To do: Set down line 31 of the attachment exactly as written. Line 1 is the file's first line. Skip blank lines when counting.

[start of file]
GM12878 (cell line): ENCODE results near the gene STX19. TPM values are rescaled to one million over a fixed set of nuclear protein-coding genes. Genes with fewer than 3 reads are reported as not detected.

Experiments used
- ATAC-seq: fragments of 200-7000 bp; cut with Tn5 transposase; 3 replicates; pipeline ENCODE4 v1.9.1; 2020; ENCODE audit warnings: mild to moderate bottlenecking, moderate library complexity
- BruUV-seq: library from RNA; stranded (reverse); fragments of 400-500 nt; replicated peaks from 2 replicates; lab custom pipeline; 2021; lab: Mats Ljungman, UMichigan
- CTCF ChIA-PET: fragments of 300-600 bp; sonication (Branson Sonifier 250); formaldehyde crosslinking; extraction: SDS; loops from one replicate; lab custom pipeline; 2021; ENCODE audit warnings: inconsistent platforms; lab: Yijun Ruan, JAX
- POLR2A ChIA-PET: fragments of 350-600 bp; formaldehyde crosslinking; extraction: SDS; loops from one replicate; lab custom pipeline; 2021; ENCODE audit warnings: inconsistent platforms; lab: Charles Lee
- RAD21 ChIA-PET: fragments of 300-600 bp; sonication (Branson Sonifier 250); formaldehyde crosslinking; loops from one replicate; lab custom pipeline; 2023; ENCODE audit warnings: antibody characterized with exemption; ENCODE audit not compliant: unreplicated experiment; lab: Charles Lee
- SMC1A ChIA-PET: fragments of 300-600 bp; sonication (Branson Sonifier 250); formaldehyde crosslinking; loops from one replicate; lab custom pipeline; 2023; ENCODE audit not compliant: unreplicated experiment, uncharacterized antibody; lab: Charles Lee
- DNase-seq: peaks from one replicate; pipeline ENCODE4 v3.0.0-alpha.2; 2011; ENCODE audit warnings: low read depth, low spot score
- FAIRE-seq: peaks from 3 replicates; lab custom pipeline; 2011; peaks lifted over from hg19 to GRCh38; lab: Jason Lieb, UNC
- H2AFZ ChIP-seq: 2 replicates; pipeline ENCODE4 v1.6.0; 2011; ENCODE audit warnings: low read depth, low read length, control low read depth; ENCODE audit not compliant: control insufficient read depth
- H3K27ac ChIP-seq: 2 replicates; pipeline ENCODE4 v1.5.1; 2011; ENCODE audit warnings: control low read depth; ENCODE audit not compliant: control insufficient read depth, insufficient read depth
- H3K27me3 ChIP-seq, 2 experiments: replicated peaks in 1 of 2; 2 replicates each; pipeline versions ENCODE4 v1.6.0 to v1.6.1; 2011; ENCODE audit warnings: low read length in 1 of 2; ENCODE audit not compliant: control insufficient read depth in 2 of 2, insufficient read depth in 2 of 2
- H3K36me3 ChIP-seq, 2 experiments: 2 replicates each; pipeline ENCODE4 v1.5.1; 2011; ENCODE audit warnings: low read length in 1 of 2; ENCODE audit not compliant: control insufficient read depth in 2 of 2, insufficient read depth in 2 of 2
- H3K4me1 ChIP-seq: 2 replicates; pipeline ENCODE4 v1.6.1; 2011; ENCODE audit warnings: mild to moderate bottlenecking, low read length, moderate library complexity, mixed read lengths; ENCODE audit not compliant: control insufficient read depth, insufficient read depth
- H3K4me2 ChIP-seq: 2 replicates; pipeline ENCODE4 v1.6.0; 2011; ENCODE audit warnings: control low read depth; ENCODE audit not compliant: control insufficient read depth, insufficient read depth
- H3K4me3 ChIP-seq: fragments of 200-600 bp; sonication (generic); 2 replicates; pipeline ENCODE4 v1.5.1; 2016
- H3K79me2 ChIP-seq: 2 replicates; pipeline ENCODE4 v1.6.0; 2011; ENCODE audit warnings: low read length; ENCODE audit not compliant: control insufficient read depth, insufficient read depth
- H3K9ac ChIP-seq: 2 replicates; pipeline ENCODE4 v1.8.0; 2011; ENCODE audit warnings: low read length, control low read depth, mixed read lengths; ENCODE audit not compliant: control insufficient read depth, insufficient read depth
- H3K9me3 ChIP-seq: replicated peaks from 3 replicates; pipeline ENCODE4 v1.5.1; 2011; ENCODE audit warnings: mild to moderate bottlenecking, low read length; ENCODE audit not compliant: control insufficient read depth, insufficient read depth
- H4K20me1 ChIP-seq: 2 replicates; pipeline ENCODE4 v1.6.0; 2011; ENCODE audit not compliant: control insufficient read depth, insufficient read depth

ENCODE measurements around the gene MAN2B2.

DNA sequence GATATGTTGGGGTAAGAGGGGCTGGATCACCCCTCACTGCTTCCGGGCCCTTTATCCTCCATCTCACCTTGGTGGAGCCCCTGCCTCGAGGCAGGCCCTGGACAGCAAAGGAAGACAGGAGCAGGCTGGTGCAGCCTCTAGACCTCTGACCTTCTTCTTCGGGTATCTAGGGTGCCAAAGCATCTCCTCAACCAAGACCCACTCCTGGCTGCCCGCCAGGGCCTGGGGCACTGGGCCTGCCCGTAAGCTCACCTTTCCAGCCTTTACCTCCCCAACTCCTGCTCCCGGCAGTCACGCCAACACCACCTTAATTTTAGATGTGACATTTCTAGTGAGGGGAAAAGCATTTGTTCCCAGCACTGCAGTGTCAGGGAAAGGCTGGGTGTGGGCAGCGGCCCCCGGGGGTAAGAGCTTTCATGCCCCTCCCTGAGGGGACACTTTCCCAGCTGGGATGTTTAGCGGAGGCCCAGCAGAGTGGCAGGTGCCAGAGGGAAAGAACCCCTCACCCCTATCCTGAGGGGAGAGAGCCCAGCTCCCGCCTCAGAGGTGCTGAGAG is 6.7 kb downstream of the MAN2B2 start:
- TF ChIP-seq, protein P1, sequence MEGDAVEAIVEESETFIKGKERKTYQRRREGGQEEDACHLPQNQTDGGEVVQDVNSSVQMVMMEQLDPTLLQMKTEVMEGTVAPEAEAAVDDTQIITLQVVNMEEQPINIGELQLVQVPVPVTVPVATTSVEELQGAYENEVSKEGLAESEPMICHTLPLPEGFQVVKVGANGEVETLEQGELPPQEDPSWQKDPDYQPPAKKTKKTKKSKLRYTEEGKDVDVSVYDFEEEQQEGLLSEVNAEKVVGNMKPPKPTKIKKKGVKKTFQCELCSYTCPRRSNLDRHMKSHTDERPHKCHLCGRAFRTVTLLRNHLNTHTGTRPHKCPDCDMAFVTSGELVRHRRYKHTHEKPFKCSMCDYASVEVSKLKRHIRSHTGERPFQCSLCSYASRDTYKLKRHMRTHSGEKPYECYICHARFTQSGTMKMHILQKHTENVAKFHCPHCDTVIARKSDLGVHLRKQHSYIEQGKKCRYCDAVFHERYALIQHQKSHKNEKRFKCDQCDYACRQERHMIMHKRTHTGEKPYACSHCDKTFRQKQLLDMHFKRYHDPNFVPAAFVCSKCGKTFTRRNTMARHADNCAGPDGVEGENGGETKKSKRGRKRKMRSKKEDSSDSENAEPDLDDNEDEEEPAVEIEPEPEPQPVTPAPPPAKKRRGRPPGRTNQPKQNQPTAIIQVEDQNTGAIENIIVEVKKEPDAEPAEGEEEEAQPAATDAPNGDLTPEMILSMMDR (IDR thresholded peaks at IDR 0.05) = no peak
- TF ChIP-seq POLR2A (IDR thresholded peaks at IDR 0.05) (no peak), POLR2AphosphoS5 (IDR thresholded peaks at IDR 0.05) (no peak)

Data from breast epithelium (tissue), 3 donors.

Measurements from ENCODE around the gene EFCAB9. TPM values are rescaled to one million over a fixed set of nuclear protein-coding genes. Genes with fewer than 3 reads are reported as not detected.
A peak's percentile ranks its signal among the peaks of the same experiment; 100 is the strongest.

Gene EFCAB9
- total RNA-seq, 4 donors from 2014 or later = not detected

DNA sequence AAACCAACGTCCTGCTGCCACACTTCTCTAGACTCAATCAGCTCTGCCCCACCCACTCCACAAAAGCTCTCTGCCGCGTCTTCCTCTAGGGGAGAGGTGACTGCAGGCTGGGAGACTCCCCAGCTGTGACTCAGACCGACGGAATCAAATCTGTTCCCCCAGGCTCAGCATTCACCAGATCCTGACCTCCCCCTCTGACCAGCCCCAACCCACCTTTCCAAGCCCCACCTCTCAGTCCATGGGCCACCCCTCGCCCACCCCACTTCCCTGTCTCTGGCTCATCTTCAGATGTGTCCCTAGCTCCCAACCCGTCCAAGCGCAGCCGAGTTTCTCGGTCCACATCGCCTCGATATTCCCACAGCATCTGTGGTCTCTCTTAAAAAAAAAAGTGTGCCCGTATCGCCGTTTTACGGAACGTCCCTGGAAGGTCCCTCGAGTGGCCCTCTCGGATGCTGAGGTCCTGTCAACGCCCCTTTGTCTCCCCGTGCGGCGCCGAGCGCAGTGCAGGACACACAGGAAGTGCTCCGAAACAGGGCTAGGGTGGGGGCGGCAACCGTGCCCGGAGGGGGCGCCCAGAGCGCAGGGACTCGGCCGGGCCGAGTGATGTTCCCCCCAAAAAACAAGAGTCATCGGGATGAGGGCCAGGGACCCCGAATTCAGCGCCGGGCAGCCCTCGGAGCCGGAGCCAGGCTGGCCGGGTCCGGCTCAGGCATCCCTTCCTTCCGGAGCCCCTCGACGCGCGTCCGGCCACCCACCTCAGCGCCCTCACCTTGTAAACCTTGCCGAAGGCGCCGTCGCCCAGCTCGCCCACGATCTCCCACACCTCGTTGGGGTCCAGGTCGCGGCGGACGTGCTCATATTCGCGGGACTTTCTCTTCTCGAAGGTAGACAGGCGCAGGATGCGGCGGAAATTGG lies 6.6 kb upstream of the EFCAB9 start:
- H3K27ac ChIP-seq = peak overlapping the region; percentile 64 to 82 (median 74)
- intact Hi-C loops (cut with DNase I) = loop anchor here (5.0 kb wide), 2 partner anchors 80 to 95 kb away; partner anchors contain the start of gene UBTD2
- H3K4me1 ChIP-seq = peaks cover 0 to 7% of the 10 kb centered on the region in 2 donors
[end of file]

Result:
DNA sequence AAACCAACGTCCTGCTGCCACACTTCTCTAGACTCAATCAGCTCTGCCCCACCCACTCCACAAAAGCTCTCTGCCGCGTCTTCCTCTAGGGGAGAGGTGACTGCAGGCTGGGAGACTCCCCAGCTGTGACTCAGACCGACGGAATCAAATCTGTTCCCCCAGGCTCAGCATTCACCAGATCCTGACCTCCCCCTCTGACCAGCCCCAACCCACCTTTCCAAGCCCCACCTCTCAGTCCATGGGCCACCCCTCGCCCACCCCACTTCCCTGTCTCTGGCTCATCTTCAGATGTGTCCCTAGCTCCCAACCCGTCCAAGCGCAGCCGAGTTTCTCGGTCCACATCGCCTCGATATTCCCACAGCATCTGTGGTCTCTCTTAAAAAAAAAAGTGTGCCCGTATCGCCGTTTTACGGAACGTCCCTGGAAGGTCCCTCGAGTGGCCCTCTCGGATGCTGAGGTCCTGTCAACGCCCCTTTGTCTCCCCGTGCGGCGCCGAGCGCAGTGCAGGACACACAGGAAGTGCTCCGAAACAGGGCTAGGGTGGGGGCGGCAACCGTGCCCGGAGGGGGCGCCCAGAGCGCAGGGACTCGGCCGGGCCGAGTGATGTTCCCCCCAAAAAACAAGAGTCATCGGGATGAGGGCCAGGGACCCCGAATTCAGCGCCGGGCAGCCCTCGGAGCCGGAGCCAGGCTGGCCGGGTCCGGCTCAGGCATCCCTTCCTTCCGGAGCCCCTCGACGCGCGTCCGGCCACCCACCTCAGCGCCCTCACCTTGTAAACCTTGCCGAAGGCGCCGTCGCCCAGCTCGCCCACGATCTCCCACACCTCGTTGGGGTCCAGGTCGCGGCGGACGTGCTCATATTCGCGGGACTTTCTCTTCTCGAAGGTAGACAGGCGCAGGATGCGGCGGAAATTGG lies 6.6 kb upstream of the EFCAB9 start: